You’ve suddenly realised that you’ve run out of powdered coffee for the moka pot or perhaps your home coffee machine for espresso is not working at the moment. Whatever the reason, we can all find ourselves asking the same question sooner or later: can ground coffee for espresso be used in the moka?
It might seem like a silly question but, in fact, it’s anything but: as we’ll see, choosing the right blend is essential for savouring a tasty cup of coffee, whether it’s made with a moka pot, an automatic coffee machine or a portafilter.
Can I use ground coffee for espresso in the moka?
It’s better not to. We recommend that you don’t for a very simple reason: if you use ground coffee for espresso such as the Super Blend in the moka pot, you’ll almost certainly find yourself sipping an espresso with an excessively bitter and slightly burnt taste, turning the pleasure of your daily cup of coffee into a rather unpleasant experience.
Why does this happen? The main reason is related to the coffee grind: let’s look more closely at what this is and which kind is the most suitable based on how the coffee is prepared, so that you can always be sure to savour an amazing espresso.
What is coffee grind? Grinding is the method by which the roasted beans are crushed into powder form, an essential process in defining the organoleptic characteristics of the blend.
Grinding can produce coffee of three different textures, or grinds: fine, medium or coarse. Each type determines the speed at which the coffee is extracted, combined with the level of resistance that the coffee presents when the water passes through it.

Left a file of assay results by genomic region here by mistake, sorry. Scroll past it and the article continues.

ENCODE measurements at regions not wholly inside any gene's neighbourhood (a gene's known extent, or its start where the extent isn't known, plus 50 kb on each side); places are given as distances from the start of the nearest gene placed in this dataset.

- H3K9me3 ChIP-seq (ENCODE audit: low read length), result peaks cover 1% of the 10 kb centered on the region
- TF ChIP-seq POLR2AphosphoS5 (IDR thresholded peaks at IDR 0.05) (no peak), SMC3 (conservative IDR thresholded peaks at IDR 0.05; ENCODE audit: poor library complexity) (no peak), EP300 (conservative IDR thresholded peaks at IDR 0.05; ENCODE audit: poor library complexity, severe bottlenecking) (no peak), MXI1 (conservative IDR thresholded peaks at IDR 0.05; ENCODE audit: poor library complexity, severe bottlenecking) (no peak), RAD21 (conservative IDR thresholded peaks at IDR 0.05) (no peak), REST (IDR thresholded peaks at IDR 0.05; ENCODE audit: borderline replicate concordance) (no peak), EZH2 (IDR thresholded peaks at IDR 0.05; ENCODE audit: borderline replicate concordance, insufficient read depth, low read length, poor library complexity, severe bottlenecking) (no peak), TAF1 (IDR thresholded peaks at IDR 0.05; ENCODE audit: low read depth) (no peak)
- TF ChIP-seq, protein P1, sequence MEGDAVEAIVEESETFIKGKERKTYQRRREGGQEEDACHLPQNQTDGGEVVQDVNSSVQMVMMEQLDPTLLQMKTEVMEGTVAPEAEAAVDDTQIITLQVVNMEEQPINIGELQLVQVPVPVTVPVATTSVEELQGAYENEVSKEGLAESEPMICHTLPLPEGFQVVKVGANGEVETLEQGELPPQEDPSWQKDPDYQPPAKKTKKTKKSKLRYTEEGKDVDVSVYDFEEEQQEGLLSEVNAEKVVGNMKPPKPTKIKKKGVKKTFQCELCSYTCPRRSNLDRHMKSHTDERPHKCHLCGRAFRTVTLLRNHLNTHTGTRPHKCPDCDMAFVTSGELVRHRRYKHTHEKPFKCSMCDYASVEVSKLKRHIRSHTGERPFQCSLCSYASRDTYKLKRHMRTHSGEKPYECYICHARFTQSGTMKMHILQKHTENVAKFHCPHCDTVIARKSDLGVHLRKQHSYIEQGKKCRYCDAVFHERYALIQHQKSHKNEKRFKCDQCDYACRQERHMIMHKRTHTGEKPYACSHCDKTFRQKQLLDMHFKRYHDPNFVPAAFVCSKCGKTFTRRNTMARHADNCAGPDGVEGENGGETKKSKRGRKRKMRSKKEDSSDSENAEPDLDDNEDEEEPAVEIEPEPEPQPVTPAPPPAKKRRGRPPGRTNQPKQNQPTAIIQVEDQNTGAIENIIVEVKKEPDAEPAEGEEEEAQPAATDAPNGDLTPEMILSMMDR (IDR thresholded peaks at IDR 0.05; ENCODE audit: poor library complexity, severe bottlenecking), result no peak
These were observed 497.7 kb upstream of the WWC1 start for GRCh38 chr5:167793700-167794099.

Coffee grind for espresso machines
In home coffee machines used to make espresso coffee, the extraction process is powered by an electric motor that creates a high pressure, usually somewhere between 7.5 and 9 atmospheres, if not higher.
A pressure of this type needs to encounter a compact surface of coffee with higher resistance: this is why the blends ground especially for espresso machines have a finer grind.
Coffee grind for moka
On the other hand, the classic Italian coffee pot works with a light pressure generated by the water vapour and by the expansion of the air in the lower part of the pot.
This is why ground coffee for espresso cannot be used in the moka: for the moka pot, a coarser grind of blend is required. A blend that is too fine will mean that the water passes through it more slowly and with difficulty and it will leave some dregs at the bottom of the cup.
On the other hand, a blend with too coarse a grind would let the water pass through too quickly, leading to a coffee that is too watery, due to the fact that it is unable to retain all the substances. To taste a good coffee, discover the blends for moka, ground to perfection by Caffè Aiello: delicious coffee that deserves its reputation as the real Italian espresso.